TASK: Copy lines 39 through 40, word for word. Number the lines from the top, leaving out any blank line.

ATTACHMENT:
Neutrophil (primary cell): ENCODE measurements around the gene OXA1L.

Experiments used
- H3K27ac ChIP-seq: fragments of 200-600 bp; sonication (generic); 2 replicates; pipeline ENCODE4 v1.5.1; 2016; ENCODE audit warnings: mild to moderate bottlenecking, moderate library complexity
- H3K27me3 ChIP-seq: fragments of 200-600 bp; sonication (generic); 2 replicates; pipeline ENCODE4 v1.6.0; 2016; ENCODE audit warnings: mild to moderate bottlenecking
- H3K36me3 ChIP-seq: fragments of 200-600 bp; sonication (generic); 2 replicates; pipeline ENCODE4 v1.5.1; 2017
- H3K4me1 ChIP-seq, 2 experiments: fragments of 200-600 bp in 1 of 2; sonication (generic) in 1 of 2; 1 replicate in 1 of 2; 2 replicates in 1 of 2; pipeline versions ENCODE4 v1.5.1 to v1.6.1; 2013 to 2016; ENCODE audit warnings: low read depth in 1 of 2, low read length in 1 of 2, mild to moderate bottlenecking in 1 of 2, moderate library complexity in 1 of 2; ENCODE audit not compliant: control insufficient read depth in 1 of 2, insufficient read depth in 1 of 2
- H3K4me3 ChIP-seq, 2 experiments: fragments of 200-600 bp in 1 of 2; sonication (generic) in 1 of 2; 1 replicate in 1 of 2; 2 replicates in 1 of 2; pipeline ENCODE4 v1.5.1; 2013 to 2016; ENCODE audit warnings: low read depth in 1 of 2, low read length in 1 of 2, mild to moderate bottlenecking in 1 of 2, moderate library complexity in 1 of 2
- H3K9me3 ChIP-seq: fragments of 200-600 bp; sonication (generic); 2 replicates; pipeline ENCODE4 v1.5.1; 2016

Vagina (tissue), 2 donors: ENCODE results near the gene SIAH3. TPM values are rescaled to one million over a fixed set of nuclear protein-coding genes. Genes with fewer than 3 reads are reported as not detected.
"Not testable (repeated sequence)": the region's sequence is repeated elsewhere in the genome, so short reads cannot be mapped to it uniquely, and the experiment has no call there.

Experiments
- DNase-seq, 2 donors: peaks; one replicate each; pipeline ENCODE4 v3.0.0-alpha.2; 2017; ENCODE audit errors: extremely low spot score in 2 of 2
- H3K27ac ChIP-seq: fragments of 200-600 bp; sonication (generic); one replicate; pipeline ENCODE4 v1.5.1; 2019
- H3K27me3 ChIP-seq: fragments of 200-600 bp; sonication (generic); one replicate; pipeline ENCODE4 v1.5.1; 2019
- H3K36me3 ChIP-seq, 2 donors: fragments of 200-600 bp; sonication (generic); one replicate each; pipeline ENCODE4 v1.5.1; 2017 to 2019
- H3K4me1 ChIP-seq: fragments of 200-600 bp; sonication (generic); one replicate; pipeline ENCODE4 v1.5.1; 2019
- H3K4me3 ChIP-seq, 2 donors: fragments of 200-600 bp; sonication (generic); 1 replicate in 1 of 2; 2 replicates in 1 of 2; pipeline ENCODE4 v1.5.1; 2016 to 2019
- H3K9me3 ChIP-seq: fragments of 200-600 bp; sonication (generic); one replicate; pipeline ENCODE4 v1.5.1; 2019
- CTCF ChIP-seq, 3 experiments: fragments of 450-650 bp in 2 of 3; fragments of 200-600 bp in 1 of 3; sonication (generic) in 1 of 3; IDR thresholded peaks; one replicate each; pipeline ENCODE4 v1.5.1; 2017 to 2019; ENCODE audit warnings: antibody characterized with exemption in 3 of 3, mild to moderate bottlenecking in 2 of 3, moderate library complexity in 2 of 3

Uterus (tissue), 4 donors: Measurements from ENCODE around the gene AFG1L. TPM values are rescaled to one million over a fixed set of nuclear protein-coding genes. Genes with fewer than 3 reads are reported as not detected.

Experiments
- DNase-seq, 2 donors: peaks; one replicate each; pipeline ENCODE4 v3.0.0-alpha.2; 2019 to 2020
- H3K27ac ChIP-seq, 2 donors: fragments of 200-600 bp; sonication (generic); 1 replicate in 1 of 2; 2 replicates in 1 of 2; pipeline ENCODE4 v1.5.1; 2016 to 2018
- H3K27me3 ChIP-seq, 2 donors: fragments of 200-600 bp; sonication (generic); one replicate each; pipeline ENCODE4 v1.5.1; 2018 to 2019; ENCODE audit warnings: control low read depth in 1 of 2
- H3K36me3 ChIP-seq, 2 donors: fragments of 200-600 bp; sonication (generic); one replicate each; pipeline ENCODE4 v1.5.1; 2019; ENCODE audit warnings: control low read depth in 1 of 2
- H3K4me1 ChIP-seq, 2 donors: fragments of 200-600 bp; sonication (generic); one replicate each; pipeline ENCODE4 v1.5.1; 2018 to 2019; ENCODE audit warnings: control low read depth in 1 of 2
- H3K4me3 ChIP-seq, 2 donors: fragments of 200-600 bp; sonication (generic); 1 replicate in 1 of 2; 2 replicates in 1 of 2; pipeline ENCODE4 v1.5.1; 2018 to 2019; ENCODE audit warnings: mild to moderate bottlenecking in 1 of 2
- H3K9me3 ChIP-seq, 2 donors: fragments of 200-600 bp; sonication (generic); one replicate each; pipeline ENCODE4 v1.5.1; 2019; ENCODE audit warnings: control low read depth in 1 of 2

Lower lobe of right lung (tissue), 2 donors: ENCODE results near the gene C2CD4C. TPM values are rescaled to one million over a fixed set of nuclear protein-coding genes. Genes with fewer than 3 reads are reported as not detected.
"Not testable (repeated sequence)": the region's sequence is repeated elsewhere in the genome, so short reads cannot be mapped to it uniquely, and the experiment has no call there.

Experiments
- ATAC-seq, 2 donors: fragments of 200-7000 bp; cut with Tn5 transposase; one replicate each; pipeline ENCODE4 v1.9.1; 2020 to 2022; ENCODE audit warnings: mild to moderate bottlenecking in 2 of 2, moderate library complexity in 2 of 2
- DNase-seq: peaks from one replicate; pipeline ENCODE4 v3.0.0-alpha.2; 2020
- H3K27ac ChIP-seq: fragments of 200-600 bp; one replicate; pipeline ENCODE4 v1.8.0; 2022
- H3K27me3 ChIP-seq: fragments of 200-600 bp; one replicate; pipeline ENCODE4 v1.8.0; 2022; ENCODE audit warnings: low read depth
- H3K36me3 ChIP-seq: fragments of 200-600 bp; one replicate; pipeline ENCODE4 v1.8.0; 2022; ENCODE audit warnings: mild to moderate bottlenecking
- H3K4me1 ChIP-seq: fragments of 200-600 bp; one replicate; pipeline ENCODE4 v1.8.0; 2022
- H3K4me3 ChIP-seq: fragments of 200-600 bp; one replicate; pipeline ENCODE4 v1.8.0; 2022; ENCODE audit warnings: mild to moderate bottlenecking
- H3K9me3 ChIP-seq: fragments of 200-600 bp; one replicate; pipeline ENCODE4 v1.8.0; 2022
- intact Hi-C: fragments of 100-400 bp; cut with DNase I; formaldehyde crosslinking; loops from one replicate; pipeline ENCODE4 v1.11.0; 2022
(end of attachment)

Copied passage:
- H3K9me3 ChIP-seq: fragments of 200-600 bp; one replicate; pipeline ENCODE4 v1.8.0; 2022
- intact Hi-C: fragments of 100-400 bp; cut with DNase I; formaldehyde crosslinking; loops from one replicate; pipeline ENCODE4 v1.11.0; 2022